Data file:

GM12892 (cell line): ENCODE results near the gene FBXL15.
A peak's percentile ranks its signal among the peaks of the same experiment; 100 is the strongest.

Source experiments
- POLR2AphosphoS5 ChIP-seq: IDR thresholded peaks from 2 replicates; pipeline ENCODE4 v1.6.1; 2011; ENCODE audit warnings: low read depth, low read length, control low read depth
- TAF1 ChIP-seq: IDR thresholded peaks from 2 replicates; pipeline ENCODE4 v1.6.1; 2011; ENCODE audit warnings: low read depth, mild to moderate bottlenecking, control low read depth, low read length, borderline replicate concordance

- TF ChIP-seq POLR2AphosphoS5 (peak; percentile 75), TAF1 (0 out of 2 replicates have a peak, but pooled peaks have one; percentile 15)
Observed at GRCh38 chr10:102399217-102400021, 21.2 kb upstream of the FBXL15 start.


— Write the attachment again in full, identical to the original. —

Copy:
GM12892 (cell line): ENCODE results near the gene FBXL15.
A peak's percentile ranks its signal among the peaks of the same experiment; 100 is the strongest.

Source experiments
- POLR2AphosphoS5 ChIP-seq: IDR thresholded peaks from 2 replicates; pipeline ENCODE4 v1.6.1; 2011; ENCODE audit warnings: low read depth, low read length, control low read depth
- TAF1 ChIP-seq: IDR thresholded peaks from 2 replicates; pipeline ENCODE4 v1.6.1; 2011; ENCODE audit warnings: low read depth, mild to moderate bottlenecking, control low read depth, low read length, borderline replicate concordance

- TF ChIP-seq POLR2AphosphoS5 (peak; percentile 75), TAF1 (0 out of 2 replicates have a peak, but pooled peaks have one; percentile 15)
Observed at GRCh38 chr10:102399217-102400021, 21.2 kb upstream of the FBXL15 start.